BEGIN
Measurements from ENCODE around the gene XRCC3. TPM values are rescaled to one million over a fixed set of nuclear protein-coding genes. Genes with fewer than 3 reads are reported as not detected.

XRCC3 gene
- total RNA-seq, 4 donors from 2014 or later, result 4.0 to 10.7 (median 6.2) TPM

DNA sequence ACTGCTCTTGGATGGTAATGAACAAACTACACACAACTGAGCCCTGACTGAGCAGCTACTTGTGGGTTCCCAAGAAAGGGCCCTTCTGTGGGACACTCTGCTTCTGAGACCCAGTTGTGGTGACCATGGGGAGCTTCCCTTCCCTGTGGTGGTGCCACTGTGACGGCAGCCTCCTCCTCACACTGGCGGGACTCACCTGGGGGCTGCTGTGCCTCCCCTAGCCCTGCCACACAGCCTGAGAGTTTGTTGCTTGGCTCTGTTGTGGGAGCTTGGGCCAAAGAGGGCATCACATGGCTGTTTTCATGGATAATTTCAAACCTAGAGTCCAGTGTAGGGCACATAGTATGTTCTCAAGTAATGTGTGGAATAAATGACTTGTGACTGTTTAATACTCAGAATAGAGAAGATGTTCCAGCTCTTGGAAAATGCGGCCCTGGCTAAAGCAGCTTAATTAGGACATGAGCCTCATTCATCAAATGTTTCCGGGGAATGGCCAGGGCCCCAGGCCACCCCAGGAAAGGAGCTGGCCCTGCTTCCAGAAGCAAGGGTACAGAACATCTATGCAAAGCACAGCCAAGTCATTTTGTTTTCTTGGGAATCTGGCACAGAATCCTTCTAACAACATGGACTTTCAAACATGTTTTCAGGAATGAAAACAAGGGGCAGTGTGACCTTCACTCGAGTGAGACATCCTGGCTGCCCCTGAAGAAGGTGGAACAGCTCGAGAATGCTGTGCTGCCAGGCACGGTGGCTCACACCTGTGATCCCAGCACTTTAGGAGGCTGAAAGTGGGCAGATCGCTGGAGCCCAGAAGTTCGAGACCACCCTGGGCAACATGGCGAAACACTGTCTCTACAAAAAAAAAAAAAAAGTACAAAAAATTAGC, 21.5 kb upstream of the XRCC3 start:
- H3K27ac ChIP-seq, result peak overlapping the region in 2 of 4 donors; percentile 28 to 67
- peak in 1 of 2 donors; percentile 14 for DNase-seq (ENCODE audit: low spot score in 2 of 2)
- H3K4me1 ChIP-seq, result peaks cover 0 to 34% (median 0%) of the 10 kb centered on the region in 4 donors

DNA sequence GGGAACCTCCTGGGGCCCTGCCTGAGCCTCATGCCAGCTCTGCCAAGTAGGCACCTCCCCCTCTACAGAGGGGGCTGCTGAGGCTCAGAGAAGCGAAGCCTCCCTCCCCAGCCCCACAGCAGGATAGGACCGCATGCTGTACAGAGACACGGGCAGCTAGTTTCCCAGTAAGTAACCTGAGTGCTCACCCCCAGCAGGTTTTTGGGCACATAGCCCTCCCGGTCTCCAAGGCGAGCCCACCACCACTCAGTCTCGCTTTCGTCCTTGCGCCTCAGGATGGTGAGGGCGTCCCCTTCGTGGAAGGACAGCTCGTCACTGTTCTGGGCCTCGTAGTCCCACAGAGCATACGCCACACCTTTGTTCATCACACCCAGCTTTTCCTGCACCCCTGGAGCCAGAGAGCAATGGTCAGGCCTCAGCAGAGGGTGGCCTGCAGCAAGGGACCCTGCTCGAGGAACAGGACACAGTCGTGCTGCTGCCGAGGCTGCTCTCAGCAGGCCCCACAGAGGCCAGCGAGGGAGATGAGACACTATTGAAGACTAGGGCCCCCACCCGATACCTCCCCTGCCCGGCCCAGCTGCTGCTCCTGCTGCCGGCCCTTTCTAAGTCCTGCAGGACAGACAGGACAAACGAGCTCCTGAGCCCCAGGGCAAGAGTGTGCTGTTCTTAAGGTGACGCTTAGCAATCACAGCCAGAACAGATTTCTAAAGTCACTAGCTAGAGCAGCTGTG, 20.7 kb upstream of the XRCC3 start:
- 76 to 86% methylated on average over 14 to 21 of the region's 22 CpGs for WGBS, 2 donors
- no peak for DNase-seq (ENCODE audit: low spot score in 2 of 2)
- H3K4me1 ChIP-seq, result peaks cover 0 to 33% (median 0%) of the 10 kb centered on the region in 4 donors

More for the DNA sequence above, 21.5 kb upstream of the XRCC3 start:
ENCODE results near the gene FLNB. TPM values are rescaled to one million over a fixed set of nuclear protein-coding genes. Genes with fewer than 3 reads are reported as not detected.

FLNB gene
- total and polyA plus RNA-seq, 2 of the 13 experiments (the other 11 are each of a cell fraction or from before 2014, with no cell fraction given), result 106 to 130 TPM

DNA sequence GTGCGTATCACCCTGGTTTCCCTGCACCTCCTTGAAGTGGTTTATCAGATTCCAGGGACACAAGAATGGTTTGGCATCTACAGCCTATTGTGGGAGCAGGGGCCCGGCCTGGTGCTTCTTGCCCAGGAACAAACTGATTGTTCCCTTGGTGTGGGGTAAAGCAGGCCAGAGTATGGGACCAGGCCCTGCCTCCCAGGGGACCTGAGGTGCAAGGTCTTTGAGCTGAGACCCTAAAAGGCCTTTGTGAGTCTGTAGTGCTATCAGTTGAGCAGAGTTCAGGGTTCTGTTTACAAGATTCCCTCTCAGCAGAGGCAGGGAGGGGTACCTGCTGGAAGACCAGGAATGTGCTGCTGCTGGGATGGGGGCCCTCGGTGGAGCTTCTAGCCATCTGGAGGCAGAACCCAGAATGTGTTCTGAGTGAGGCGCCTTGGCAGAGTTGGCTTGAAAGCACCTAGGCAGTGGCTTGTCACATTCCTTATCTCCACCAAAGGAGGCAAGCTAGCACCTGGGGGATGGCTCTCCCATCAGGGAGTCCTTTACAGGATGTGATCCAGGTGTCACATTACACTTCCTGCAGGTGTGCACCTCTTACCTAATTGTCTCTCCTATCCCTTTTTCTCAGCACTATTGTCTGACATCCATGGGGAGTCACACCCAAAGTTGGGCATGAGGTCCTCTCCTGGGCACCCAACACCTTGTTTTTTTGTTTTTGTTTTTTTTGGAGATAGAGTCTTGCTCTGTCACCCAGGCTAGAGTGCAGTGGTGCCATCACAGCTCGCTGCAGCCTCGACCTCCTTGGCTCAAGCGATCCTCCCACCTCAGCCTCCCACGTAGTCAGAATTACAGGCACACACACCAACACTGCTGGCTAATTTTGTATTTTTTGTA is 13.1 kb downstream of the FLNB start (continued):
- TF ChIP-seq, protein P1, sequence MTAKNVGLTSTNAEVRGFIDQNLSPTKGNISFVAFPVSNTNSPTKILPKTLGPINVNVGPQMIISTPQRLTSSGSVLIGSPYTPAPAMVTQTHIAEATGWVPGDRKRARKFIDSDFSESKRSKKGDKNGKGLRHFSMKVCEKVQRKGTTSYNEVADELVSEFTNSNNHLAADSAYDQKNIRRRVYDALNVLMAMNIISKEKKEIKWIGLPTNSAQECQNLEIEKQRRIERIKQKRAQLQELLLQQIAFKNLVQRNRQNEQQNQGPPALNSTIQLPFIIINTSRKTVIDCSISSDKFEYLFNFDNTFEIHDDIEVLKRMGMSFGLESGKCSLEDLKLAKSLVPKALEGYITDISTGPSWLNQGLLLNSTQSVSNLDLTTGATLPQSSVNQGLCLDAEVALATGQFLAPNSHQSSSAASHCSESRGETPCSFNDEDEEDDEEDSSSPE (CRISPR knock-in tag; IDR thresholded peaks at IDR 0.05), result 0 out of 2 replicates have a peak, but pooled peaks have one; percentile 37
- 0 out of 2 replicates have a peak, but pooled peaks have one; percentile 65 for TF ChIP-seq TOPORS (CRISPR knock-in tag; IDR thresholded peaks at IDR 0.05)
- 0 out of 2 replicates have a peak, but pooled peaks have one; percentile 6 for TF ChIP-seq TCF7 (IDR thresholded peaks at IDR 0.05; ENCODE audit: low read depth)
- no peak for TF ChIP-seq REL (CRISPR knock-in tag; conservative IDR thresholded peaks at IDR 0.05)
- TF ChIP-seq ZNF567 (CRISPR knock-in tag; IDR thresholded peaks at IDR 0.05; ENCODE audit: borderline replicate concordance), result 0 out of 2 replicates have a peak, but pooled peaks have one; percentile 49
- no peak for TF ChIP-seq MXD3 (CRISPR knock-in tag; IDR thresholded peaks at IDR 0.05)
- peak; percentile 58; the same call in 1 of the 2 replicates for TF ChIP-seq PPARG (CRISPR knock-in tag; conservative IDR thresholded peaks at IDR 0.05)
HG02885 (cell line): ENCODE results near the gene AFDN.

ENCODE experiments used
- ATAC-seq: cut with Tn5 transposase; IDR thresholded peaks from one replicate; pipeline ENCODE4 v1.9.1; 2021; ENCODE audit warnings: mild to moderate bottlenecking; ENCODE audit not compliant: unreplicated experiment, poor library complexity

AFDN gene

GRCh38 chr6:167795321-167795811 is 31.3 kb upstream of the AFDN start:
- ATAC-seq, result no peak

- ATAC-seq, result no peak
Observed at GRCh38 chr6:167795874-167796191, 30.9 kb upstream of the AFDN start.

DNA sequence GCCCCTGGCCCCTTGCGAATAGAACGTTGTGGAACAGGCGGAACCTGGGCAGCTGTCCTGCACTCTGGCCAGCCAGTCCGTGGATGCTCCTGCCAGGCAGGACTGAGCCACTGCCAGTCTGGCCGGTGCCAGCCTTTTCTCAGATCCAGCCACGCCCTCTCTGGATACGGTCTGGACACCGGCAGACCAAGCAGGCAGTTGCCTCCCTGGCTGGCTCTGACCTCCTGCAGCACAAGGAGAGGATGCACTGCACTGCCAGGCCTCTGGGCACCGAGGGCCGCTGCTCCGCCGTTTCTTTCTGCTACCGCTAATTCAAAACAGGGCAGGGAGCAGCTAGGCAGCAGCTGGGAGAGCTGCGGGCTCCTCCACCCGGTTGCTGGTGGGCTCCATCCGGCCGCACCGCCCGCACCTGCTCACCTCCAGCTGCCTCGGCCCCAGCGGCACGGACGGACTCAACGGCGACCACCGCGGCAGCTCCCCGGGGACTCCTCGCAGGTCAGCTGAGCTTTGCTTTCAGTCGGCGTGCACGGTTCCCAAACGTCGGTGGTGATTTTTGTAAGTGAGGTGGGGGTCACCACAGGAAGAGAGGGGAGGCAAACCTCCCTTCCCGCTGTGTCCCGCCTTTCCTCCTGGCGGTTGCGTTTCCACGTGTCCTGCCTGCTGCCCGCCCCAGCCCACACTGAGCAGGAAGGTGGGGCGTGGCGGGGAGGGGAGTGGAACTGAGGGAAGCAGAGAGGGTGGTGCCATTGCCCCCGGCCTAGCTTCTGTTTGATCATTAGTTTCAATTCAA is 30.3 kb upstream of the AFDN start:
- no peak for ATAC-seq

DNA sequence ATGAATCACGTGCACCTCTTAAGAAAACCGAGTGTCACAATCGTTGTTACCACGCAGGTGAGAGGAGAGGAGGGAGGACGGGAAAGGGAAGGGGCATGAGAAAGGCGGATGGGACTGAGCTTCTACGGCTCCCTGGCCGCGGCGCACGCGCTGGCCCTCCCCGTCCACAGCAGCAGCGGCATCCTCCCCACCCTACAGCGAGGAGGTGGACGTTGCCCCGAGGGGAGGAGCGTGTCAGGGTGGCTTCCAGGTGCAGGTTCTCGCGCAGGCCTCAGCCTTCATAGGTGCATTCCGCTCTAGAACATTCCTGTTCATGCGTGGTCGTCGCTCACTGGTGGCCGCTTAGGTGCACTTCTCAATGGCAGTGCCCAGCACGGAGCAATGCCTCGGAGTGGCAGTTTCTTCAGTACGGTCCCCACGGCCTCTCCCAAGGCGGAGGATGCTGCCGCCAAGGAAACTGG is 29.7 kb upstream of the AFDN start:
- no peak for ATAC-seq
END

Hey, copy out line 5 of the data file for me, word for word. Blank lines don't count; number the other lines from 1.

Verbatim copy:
- H3K27ac ChIP-seq, result peak overlapping the region in 2 of 4 donors; percentile 28 to 67